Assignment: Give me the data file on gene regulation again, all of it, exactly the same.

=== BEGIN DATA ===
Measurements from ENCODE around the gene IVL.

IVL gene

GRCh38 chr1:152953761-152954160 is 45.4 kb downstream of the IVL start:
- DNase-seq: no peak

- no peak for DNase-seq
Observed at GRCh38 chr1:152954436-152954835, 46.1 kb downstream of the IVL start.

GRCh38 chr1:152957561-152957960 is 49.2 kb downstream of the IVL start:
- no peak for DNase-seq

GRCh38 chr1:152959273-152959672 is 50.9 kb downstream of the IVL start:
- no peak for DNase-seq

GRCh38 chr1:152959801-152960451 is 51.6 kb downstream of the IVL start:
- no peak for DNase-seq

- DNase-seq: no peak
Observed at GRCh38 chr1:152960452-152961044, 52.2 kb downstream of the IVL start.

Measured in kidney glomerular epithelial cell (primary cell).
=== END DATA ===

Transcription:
Measurements from ENCODE around the gene IVL.

IVL gene

GRCh38 chr1:152953761-152954160 is 45.4 kb downstream of the IVL start:
- DNase-seq: no peak

- no peak for DNase-seq
Observed at GRCh38 chr1:152954436-152954835, 46.1 kb downstream of the IVL start.

GRCh38 chr1:152957561-152957960 is 49.2 kb downstream of the IVL start:
- no peak for DNase-seq

GRCh38 chr1:152959273-152959672 is 50.9 kb downstream of the IVL start:
- no peak for DNase-seq

GRCh38 chr1:152959801-152960451 is 51.6 kb downstream of the IVL start:
- no peak for DNase-seq

- DNase-seq: no peak
Observed at GRCh38 chr1:152960452-152961044, 52.2 kb downstream of the IVL start.

Measured in kidney glomerular epithelial cell (primary cell).